Downtown Container Park – opened in late 2013 by the Downtown Project, this sustainable shopping and dining attraction is home to more than 35 small businesses, which set up shop inside 250-square-foot repurposed shipping containers and modular metal cubes. The Downtown Container Park also has a center courtyard with a giant treehouse playground, a stage for live entertainment, and its iconic, fire-breathing praying mantis at its entrance. For more information on downtown Las Vegas, visit


1800s – Area named Las Vegas, Spanish for “the meadows,” as it offered a green valley and desert spring waters for westward travels.

1905 – 110 acres of land adjacent to the Union Pacific Railroad tracks are auctioned in what would become the downtown area.

1906 – Hotel Nevada opens at 1 Fremont St.; Las Vegas’s oldest continuously operating hotel, it is now named the Golden Gate 
Hotel & Casino .

1907 – First telephone wires installed on Fremont Street.

1925 – Fremont Street paved.

1928 – El Portal Theatre opens on Fremont Street. Now home to a gift shop, the hacienda-style exterior and the interior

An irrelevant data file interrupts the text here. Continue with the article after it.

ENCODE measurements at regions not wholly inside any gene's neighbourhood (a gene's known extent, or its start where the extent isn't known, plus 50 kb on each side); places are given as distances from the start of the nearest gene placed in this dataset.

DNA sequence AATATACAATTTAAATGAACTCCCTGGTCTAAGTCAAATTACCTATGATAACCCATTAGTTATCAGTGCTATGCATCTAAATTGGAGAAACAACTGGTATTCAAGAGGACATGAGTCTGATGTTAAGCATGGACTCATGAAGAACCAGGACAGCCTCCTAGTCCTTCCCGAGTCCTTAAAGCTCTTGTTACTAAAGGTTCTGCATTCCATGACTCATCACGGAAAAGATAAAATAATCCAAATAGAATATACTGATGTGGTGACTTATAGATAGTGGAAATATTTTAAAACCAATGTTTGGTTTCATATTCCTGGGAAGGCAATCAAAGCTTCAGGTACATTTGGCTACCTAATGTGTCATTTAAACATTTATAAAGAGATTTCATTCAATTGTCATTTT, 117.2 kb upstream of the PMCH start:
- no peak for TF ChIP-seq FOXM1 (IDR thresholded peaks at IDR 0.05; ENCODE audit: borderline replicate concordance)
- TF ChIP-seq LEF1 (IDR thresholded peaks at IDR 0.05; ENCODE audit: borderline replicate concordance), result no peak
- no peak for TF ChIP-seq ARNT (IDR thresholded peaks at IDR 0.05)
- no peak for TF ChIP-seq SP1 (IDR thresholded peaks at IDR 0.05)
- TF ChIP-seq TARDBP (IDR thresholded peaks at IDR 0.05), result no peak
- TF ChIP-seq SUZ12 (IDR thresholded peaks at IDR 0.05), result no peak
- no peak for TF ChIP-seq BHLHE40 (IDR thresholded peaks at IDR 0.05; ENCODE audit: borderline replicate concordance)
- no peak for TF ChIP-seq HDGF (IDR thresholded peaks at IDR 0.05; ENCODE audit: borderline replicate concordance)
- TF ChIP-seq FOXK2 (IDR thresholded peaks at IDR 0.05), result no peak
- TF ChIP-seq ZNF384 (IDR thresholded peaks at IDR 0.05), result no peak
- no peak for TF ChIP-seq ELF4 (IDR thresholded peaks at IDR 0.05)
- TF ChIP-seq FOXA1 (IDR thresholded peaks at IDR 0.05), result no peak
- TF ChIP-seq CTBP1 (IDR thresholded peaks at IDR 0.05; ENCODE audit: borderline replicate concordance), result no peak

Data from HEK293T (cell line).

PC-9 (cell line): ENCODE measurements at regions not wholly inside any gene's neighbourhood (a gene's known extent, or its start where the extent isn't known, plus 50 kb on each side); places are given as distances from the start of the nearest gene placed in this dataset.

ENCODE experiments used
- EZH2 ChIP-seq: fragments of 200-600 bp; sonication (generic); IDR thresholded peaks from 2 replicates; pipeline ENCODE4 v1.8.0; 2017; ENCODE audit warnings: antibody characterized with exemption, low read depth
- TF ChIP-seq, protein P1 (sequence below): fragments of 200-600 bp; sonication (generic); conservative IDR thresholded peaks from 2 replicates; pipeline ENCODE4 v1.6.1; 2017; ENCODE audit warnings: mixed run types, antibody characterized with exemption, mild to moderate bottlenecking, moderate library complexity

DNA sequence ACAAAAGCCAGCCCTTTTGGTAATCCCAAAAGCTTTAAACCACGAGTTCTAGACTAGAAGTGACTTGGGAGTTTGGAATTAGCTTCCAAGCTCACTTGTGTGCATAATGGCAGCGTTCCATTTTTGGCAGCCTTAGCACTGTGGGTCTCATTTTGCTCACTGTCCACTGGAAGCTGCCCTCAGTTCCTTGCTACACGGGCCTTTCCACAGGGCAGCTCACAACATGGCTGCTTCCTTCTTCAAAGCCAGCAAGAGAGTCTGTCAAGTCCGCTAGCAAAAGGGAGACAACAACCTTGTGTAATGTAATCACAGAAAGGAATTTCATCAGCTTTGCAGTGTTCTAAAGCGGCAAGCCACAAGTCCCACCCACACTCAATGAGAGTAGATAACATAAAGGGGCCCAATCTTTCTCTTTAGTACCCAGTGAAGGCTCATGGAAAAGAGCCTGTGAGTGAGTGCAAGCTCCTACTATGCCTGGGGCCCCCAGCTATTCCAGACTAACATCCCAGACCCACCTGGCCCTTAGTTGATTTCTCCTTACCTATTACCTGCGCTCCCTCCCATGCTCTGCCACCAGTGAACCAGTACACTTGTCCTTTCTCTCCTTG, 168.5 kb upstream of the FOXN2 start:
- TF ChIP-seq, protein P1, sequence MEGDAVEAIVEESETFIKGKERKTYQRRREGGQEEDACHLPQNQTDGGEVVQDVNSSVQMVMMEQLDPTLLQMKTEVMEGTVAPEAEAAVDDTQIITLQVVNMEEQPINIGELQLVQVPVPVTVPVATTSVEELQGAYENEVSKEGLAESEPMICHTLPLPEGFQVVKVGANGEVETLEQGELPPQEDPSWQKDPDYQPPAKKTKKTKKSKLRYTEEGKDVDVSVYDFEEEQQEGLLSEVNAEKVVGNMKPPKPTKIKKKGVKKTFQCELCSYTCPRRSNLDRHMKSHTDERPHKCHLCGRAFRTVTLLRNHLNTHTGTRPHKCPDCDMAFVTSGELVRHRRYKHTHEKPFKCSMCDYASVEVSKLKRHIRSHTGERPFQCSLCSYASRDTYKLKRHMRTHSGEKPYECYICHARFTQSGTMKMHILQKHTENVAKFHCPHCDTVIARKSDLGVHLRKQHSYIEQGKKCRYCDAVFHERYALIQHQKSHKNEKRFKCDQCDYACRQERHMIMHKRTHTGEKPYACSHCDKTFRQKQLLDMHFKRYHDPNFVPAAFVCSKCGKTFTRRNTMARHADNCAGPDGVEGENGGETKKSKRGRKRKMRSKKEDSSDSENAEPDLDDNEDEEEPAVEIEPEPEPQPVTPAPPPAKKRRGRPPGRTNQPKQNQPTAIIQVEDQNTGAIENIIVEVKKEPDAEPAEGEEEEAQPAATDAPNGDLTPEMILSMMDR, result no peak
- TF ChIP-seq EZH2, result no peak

beams are all that remains of the movie house’s historic architecture.

1931 – Nevada legalizes casino gambling and reduces residency requirements for divorce to six weeks. Gaming gets its start in downtown Las Vegas when the Northern Club receives Nevada’s first gaming license. Construction begins on the Boulder Canyon Project, now called the Hoover Dam.

1941 – El Cortez Hotel & Casino opens; now on the Registry of National Historic Places, the El Cortez was built in Spanish 
Colonial Revival style at 600 E. Fremont St.

1946 – Golden Nugget Hotel & Casino opens; it would later become considered the first property downtown to undergo a major 
renovation contributing to the beginning of the revitalization of downtown.

1951 – Atomic bomb testing begins 65 miles northwest of Las Vegas. Residents and visitors can witness the mushroom clouds from the city.

1956 – Fremont Hotel opens as Las Vegas’ first high-rise building at 12 stories tall.

1967 – Eccentric recluse and multimillionaire mogul, Howard Hughes, buys the Desert Inn Hotel- Casino so he can continue residing on the top floor.

1989 – Entrepreneur Steve Wynn changes the face of the Las Vegas gambling industry by opening up The Mirage, the first mega- casino resort.

1995 – The five-block Fremont Street Experience, featuring 12.5 million LED Lights and 550,000 watts of sound, opens downtown.

2005 – SATW holds its 50th annual convention in Las Vegas; the Mirage is host hotel.

2012 – During “The Year of Downtown,” $789 million dollars worth
of projects make their debut, helping to revitalize this urban
area. These include The Smith Center for the Performing Arts, 
the Discovery Children’s Museum, the Mob Museum, the Neon Museum, a new City Hall complex and renovations for’s new corporate headquarters.

For more information on downtown Las Vegas, visit